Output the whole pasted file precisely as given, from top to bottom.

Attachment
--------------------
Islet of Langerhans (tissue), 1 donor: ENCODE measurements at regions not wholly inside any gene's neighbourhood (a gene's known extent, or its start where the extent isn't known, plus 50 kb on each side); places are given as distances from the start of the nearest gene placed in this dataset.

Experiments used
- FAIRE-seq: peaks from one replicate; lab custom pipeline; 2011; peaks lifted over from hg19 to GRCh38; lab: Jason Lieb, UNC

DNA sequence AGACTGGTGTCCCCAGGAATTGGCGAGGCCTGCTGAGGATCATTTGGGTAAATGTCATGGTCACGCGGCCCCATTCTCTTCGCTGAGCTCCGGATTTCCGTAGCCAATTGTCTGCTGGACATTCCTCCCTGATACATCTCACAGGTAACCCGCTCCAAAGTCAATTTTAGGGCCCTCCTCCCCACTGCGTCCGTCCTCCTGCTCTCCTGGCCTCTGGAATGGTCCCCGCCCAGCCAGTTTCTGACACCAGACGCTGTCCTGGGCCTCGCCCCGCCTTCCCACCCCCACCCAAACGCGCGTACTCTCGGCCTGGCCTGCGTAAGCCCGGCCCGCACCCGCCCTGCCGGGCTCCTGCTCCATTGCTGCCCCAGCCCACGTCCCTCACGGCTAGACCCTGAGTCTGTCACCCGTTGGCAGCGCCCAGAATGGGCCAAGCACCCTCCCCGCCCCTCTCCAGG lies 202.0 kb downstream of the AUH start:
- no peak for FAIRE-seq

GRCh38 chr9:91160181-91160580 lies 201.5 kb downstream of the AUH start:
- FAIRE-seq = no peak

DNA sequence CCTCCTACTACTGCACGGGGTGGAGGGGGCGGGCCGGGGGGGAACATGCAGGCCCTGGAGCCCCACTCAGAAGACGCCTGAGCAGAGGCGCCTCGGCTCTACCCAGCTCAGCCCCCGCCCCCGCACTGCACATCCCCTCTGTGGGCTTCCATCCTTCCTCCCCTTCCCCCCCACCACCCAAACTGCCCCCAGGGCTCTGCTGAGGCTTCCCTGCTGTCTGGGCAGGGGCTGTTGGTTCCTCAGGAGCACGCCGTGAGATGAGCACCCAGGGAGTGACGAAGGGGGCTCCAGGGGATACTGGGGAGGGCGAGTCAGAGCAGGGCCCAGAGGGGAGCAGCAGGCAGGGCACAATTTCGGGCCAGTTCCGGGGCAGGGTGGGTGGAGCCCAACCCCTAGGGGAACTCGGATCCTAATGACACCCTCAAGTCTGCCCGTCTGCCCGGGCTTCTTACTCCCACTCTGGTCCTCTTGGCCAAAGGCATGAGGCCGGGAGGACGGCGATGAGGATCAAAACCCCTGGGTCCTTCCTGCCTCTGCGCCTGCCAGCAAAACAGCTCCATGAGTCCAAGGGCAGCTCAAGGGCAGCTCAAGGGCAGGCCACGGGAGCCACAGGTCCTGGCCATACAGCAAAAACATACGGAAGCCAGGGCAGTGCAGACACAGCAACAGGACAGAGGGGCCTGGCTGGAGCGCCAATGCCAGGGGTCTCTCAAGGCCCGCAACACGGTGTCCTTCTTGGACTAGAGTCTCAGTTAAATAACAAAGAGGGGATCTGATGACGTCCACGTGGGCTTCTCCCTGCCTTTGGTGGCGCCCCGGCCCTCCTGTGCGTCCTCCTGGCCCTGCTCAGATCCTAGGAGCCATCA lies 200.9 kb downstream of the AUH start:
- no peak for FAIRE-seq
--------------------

Islet of Langerhans (tissue), 1 donor: ENCODE measurements at regions not wholly inside any gene's neighbourhood (a gene's known extent, or its start where the extent isn't known, plus 50 kb on each side); places are given as distances from the start of the nearest gene placed in this dataset.

Experiments used
- FAIRE-seq: peaks from one replicate; lab custom pipeline; 2011; peaks lifted over from hg19 to GRCh38; lab: Jason Lieb, UNC

DNA sequence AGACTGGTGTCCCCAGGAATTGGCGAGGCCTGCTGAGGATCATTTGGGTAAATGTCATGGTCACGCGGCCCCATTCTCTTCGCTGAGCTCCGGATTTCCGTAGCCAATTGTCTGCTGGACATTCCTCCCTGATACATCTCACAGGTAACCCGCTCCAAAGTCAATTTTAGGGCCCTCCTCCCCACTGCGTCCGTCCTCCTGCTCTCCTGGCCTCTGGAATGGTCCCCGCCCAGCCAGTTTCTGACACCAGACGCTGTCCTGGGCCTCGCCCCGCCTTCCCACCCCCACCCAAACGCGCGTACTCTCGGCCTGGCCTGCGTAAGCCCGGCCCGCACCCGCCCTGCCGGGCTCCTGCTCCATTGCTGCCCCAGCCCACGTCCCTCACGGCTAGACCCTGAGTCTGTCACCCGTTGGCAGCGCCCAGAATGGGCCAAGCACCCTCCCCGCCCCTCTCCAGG lies 202.0 kb downstream of the AUH start:
- no peak for FAIRE-seq

GRCh38 chr9:91160181-91160580 lies 201.5 kb downstream of the AUH start:
- FAIRE-seq = no peak

DNA sequence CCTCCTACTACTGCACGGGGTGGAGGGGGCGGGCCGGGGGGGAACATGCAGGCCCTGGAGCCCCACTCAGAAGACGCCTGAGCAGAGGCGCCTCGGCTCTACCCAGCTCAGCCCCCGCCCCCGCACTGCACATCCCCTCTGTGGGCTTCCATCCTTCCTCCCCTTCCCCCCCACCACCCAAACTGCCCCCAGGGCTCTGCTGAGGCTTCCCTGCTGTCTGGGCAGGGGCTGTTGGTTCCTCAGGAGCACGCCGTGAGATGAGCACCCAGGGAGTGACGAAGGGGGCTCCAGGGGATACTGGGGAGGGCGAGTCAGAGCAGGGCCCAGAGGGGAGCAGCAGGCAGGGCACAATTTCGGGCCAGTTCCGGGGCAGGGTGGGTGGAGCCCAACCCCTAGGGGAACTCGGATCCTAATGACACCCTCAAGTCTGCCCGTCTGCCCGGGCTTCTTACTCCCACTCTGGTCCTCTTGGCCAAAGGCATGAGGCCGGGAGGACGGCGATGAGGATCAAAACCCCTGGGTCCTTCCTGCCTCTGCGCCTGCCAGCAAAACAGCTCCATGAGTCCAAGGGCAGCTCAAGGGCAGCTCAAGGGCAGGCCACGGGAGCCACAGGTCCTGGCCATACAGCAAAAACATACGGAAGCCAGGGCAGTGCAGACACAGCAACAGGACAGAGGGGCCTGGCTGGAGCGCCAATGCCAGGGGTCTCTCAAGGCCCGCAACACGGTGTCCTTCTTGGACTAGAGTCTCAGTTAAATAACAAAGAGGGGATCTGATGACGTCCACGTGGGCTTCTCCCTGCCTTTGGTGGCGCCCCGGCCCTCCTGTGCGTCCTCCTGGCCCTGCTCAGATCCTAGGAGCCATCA lies 200.9 kb downstream of the AUH start:
- no peak for FAIRE-seq